Read more. Source: Caltech / Spitzer Telescope

neuron connection
Paralysed man sends e-mail by thought
(Oct 15, 2004)

A pill-sized brain chip has allowed a quadriplegic man to check e-mail and play computer games using his thoughts. The device can tap into a hundred neurons (such as the one illustrated here) at a time, and is the most sophisticated such implant tested in humans so far. Many paralysed people control computers with their eyes or tongue. But muscle function limits these techniques, and they require a lot of training. For over a decade researchers have been trying to find a way to tap directly into thoughts.

Read more. Source: Nature

Giant virus qualifies as 'living organism'
(Oct 15, 2004)

Roll up, roll up, to meet Mimi, the biggest virus in the world. This monster has just had its genome sequenced, and scientists say that, unlike its fellow viruses, it may truly be called 'alive'. The virus's genetic sequence also holds clues that may explain the evolution of the very first cells possessing a nucleus of DNA.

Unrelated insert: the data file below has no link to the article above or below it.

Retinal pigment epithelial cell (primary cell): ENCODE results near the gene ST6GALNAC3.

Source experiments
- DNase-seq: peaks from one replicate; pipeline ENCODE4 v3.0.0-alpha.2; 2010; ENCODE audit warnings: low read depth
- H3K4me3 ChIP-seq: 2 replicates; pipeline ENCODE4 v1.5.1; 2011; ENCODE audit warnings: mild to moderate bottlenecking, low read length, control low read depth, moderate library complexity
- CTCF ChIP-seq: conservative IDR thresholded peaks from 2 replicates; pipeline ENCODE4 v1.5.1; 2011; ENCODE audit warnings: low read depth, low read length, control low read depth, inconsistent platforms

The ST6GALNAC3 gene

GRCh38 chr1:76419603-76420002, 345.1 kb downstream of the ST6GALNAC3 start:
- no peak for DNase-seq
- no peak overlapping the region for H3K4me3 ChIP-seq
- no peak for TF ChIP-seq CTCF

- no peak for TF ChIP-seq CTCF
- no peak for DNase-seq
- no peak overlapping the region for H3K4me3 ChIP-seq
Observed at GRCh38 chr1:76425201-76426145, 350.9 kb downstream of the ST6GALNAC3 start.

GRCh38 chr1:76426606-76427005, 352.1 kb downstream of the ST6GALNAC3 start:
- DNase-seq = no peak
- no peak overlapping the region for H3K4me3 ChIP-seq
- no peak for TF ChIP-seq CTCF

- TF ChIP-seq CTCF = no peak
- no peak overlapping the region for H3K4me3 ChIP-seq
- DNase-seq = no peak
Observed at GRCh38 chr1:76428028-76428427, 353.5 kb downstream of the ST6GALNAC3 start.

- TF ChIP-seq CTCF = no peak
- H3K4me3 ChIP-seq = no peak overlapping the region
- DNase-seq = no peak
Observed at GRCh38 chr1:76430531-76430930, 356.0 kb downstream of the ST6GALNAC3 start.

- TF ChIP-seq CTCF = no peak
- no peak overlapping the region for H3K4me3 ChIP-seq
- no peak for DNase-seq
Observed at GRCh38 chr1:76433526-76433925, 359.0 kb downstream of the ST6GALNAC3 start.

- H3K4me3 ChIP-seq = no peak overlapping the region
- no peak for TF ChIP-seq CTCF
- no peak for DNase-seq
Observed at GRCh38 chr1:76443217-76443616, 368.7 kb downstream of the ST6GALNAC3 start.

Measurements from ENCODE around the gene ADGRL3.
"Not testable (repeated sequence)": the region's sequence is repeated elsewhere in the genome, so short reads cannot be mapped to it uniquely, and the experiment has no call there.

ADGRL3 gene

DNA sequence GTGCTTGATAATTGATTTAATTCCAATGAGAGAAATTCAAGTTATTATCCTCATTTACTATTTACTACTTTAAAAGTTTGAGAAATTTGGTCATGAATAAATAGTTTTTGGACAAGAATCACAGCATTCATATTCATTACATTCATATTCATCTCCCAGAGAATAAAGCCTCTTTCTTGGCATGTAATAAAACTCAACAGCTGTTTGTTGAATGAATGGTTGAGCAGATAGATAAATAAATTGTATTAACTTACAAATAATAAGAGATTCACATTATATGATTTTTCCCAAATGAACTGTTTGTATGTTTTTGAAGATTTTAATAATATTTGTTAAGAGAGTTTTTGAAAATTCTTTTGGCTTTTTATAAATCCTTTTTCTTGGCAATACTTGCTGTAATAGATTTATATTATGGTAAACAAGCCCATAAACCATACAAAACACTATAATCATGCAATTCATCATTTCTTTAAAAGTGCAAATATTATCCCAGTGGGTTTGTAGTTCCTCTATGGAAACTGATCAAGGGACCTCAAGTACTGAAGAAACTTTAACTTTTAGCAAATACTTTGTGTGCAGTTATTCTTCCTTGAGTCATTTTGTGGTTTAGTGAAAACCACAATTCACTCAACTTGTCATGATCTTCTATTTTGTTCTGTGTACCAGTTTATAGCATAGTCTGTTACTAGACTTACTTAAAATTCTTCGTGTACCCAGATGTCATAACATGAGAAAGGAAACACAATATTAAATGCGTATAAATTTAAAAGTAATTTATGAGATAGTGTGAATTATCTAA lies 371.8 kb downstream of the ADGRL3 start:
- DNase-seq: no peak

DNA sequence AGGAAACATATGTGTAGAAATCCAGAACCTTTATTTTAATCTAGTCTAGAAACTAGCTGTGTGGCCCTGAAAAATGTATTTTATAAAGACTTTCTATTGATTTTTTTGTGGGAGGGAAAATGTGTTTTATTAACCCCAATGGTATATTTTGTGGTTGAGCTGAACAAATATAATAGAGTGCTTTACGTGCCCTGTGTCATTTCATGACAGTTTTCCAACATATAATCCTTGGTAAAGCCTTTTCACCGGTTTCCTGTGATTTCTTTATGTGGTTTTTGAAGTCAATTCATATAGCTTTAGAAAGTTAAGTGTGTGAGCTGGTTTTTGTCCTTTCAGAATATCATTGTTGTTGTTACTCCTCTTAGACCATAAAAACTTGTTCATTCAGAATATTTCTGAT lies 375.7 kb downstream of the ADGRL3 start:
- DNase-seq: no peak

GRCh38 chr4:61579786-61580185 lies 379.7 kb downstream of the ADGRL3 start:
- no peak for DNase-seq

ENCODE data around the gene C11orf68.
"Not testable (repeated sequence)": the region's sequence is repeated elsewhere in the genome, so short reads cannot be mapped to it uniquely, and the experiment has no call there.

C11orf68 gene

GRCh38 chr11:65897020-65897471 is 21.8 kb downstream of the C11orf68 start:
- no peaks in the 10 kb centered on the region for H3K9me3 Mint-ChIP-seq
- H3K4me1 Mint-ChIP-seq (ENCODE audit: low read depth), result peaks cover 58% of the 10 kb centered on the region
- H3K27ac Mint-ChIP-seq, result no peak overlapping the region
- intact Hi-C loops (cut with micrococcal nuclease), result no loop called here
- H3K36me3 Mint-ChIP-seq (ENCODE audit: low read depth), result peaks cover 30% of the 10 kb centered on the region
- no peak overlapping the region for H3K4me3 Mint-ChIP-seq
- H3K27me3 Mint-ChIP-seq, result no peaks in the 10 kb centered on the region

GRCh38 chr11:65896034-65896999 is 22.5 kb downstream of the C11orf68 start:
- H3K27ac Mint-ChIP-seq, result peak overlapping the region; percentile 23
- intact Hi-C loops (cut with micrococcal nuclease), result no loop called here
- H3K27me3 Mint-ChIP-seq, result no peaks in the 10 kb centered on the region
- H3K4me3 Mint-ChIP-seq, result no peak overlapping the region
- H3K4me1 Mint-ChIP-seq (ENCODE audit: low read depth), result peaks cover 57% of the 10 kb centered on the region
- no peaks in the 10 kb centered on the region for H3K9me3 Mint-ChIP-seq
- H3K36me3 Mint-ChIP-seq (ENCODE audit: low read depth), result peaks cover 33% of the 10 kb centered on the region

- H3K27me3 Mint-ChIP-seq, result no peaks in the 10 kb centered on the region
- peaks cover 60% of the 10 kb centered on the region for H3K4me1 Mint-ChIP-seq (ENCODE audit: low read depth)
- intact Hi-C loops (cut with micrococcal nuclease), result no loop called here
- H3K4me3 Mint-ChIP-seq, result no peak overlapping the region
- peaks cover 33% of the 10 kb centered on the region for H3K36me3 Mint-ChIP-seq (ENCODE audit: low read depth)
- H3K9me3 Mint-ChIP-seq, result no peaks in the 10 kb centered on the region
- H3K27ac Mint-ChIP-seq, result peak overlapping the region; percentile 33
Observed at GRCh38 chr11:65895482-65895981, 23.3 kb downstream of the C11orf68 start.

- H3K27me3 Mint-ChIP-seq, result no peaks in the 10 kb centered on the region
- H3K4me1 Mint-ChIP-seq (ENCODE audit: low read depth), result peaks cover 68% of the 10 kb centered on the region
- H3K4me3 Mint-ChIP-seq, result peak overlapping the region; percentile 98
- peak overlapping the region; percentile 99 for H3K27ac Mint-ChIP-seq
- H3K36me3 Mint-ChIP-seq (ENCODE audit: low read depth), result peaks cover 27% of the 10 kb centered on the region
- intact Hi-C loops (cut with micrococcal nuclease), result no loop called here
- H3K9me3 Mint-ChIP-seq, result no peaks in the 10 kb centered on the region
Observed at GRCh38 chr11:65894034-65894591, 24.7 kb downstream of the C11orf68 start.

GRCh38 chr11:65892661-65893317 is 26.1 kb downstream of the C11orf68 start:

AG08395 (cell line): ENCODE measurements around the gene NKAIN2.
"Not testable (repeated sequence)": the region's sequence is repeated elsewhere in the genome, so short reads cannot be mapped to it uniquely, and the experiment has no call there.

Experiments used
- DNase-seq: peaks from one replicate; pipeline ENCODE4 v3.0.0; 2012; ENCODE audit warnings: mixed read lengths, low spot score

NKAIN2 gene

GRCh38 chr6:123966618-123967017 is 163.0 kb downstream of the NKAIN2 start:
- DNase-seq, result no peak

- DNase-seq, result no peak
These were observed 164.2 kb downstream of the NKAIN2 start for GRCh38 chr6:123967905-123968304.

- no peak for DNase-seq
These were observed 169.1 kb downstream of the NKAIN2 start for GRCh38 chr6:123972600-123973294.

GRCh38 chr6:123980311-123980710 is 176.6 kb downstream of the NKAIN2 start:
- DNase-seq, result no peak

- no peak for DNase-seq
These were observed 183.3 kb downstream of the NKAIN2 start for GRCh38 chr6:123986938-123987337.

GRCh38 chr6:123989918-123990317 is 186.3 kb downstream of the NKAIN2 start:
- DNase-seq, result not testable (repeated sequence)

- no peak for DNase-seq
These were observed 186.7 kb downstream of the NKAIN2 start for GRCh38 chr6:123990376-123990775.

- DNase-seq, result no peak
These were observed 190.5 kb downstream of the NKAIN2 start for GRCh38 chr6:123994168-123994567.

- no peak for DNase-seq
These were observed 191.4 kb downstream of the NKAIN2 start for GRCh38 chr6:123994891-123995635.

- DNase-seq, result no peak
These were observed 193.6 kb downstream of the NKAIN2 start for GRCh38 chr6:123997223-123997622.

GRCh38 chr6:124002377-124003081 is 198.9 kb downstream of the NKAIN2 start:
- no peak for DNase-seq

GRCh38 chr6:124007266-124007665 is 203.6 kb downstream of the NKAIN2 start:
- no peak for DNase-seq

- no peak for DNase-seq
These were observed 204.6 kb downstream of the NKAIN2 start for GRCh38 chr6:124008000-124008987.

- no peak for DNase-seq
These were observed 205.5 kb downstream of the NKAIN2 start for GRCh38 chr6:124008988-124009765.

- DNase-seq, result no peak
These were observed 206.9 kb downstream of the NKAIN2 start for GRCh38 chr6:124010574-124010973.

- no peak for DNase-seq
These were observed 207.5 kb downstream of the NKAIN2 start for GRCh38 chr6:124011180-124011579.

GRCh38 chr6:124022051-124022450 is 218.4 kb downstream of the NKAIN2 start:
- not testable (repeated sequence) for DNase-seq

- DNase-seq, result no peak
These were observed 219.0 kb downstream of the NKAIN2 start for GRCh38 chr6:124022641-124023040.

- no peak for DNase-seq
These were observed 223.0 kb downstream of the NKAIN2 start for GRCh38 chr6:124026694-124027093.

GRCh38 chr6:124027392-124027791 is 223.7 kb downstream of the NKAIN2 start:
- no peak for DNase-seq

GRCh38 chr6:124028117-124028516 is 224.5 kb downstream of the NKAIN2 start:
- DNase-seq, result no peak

Read more. Source: Nature

Lake Bosmtwi crater
Drilling for Africa's climate history
(Oct 14, 2004)

The still waters of Lake Bosumtwi impose a sense of deep calm on those who visit the sub-Saharan African nation of Ghana. But the silence, punctuated by occasional frogs' croaks and bird calls, belies a violent origin. "A million years ago, this was the site of an enormous catastrophe," explains Christian Koeberl, a geologist from Vienna University, Austria. "We had a lush rainforest, filled with animals minding their own business, when a kilometre-sized rock came hurtling down from space, at enormous velocity, and crashed into the ground here.

Read more. Source: BBC

Anniversary launch for 'nanosats'
(Oct 13, 2004)

Fifty mini-satellites are to be sent into space to celebrate the launch of the first such object, Sputnik 1. The "nanosats", each weighing 1kg, will blast into orbit on board an Ariane rocket in 2007, said Arianespace. Each satellite will represent a nation, and will do small-scale research experiments during two years in orbit. The former Soviet Union's Sputnik 1 was the size of a basketball and became the first artificial satellite of the Earth on 4 October, 1957.